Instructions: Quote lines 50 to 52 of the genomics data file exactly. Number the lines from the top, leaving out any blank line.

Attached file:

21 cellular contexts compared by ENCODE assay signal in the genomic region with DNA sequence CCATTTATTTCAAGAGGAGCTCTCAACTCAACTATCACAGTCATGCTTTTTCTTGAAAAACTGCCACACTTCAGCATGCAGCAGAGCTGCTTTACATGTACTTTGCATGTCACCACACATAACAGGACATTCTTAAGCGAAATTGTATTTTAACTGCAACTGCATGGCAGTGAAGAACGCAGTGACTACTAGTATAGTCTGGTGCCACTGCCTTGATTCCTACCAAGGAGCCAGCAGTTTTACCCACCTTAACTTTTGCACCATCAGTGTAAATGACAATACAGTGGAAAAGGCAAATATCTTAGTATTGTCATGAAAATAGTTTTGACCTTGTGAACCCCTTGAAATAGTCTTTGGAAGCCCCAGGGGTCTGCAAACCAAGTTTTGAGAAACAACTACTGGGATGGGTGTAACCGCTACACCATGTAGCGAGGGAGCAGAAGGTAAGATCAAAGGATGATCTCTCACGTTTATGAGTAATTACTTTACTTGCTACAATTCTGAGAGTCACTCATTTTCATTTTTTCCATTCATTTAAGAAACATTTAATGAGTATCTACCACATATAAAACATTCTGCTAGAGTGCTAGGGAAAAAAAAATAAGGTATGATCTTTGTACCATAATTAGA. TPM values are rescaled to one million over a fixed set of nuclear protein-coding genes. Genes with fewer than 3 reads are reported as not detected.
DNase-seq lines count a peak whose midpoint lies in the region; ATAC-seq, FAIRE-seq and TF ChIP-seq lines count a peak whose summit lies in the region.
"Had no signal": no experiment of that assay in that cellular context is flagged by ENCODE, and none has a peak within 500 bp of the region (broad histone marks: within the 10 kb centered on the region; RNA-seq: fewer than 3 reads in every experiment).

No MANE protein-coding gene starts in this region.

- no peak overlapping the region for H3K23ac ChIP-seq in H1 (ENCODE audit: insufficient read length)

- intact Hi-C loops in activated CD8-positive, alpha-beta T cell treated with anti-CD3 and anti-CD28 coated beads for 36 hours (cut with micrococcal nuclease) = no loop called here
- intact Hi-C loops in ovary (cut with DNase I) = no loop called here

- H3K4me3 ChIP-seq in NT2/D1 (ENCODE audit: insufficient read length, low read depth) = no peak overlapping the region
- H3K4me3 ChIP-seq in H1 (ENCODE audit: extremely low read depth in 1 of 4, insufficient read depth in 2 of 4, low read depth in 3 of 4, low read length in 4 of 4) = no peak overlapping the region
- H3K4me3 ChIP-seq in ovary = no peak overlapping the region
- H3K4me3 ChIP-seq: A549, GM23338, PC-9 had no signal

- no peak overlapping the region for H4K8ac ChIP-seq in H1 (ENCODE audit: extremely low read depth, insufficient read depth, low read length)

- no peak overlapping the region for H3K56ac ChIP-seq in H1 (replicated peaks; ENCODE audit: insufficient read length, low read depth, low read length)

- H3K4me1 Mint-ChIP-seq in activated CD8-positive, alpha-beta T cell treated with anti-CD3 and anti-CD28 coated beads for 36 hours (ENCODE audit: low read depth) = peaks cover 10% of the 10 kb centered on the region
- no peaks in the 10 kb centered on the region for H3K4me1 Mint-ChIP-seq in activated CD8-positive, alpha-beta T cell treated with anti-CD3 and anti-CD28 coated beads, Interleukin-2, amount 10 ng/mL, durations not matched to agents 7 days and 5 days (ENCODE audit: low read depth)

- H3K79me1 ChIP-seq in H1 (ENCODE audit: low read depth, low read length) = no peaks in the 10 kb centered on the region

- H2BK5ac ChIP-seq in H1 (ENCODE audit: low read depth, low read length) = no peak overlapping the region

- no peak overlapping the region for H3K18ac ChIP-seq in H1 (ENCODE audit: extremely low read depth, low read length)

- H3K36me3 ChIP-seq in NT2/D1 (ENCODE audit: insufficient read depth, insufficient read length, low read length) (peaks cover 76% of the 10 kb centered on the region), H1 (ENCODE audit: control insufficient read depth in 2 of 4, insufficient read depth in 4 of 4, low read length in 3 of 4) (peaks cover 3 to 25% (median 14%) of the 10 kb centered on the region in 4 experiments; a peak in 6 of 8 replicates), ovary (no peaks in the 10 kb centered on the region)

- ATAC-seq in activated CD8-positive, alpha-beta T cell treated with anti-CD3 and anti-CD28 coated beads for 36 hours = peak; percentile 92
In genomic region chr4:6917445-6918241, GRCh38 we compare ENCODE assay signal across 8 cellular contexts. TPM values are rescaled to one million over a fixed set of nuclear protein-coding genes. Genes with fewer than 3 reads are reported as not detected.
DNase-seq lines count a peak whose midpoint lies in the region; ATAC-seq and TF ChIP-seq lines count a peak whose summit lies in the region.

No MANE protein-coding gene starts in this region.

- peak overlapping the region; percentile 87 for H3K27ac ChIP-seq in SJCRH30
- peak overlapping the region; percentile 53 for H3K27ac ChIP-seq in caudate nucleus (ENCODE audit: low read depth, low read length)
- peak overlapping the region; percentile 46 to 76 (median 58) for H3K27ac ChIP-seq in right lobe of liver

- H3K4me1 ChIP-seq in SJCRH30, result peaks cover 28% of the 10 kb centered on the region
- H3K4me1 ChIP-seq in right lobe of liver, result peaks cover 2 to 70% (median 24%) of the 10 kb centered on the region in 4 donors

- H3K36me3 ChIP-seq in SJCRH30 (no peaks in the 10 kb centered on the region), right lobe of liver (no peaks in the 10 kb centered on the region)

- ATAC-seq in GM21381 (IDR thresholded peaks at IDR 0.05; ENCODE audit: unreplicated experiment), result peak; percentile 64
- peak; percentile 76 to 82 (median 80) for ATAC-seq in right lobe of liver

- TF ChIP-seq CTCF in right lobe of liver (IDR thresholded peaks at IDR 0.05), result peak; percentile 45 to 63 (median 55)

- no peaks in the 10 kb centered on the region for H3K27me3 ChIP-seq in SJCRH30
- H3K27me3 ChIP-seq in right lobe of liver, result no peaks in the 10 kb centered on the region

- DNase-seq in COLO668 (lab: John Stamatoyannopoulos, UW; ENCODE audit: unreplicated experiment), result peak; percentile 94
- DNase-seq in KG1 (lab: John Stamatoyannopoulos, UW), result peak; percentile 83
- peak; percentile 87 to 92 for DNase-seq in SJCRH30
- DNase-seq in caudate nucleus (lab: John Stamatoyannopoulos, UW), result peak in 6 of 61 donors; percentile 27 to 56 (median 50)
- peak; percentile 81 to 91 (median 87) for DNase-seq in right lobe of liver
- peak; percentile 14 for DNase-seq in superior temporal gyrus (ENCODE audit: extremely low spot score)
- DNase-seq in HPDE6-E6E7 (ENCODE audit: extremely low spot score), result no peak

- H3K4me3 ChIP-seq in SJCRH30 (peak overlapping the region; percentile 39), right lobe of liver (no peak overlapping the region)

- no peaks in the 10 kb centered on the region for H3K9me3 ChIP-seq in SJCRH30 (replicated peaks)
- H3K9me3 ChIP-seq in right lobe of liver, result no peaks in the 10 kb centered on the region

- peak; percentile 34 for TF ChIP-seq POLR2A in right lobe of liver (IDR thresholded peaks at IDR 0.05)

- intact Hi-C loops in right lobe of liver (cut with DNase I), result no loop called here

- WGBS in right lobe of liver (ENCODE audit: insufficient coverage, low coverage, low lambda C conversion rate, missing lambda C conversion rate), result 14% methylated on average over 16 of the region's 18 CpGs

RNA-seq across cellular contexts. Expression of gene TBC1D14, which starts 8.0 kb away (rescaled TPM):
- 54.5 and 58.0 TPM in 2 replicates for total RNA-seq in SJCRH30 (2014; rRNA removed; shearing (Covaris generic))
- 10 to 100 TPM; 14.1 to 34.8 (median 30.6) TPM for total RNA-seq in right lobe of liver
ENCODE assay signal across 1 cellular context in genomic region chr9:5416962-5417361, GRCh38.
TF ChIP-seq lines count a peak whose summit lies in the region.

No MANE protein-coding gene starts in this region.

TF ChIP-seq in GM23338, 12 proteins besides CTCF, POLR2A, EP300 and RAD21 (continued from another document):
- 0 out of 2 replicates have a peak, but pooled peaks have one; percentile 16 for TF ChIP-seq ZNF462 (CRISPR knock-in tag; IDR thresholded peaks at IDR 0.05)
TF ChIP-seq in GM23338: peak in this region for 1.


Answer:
- 10 to 100 TPM; 14.1 to 34.8 (median 30.6) TPM for total RNA-seq in right lobe of liver
ENCODE assay signal across 1 cellular context in genomic region chr9:5416962-5417361, GRCh38.
TF ChIP-seq lines count a peak whose summit lies in the region.